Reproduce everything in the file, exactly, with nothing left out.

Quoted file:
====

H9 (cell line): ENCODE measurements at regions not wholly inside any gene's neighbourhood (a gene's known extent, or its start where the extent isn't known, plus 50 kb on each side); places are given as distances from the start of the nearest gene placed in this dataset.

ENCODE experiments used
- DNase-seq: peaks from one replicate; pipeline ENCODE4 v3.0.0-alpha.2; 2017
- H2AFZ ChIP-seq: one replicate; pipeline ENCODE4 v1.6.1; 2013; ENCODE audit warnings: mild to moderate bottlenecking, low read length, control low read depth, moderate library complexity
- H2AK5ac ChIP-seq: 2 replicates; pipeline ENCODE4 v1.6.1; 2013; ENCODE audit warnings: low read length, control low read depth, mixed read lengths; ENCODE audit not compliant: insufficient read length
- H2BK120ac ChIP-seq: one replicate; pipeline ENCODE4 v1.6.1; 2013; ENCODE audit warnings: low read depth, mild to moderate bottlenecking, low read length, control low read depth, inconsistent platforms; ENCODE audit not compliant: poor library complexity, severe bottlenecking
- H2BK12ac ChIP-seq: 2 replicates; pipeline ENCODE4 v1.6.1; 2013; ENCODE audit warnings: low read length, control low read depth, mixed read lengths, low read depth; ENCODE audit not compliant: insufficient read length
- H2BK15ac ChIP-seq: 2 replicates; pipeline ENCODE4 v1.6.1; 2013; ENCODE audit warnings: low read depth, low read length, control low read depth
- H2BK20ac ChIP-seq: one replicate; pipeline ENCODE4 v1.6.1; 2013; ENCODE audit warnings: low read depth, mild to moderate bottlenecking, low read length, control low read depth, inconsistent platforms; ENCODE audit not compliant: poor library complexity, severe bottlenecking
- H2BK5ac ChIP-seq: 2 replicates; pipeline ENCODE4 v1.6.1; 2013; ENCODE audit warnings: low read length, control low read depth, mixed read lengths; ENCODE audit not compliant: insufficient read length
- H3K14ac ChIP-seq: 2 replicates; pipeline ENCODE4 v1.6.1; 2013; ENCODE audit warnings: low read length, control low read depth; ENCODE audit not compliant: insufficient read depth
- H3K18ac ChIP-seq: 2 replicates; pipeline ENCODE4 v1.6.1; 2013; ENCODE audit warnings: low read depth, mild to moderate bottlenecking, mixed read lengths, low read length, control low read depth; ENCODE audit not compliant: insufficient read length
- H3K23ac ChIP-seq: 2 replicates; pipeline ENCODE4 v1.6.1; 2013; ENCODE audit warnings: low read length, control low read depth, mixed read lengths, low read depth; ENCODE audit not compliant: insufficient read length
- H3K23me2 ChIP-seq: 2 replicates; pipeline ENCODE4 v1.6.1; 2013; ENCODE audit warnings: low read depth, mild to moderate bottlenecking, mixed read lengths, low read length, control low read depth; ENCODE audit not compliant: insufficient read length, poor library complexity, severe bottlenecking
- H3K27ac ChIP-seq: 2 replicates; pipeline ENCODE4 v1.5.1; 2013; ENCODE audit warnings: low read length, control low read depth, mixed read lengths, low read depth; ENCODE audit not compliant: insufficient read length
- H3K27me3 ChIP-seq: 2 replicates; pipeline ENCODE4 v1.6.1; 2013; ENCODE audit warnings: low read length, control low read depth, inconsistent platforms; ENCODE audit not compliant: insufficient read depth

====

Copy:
H9 (cell line): ENCODE measurements at regions not wholly inside any gene's neighbourhood (a gene's known extent, or its start where the extent isn't known, plus 50 kb on each side); places are given as distances from the start of the nearest gene placed in this dataset.

ENCODE experiments used
- DNase-seq: peaks from one replicate; pipeline ENCODE4 v3.0.0-alpha.2; 2017
- H2AFZ ChIP-seq: one replicate; pipeline ENCODE4 v1.6.1; 2013; ENCODE audit warnings: mild to moderate bottlenecking, low read length, control low read depth, moderate library complexity
- H2AK5ac ChIP-seq: 2 replicates; pipeline ENCODE4 v1.6.1; 2013; ENCODE audit warnings: low read length, control low read depth, mixed read lengths; ENCODE audit not compliant: insufficient read length
- H2BK120ac ChIP-seq: one replicate; pipeline ENCODE4 v1.6.1; 2013; ENCODE audit warnings: low read depth, mild to moderate bottlenecking, low read length, control low read depth, inconsistent platforms; ENCODE audit not compliant: poor library complexity, severe bottlenecking
- H2BK12ac ChIP-seq: 2 replicates; pipeline ENCODE4 v1.6.1; 2013; ENCODE audit warnings: low read length, control low read depth, mixed read lengths, low read depth; ENCODE audit not compliant: insufficient read length
- H2BK15ac ChIP-seq: 2 replicates; pipeline ENCODE4 v1.6.1; 2013; ENCODE audit warnings: low read depth, low read length, control low read depth
- H2BK20ac ChIP-seq: one replicate; pipeline ENCODE4 v1.6.1; 2013; ENCODE audit warnings: low read depth, mild to moderate bottlenecking, low read length, control low read depth, inconsistent platforms; ENCODE audit not compliant: poor library complexity, severe bottlenecking
- H2BK5ac ChIP-seq: 2 replicates; pipeline ENCODE4 v1.6.1; 2013; ENCODE audit warnings: low read length, control low read depth, mixed read lengths; ENCODE audit not compliant: insufficient read length
- H3K14ac ChIP-seq: 2 replicates; pipeline ENCODE4 v1.6.1; 2013; ENCODE audit warnings: low read length, control low read depth; ENCODE audit not compliant: insufficient read depth
- H3K18ac ChIP-seq: 2 replicates; pipeline ENCODE4 v1.6.1; 2013; ENCODE audit warnings: low read depth, mild to moderate bottlenecking, mixed read lengths, low read length, control low read depth; ENCODE audit not compliant: insufficient read length
- H3K23ac ChIP-seq: 2 replicates; pipeline ENCODE4 v1.6.1; 2013; ENCODE audit warnings: low read length, control low read depth, mixed read lengths, low read depth; ENCODE audit not compliant: insufficient read length
- H3K23me2 ChIP-seq: 2 replicates; pipeline ENCODE4 v1.6.1; 2013; ENCODE audit warnings: low read depth, mild to moderate bottlenecking, mixed read lengths, low read length, control low read depth; ENCODE audit not compliant: insufficient read length, poor library complexity, severe bottlenecking
- H3K27ac ChIP-seq: 2 replicates; pipeline ENCODE4 v1.5.1; 2013; ENCODE audit warnings: low read length, control low read depth, mixed read lengths, low read depth; ENCODE audit not compliant: insufficient read length
- H3K27me3 ChIP-seq: 2 replicates; pipeline ENCODE4 v1.6.1; 2013; ENCODE audit warnings: low read length, control low read depth, inconsistent platforms; ENCODE audit not compliant: insufficient read depth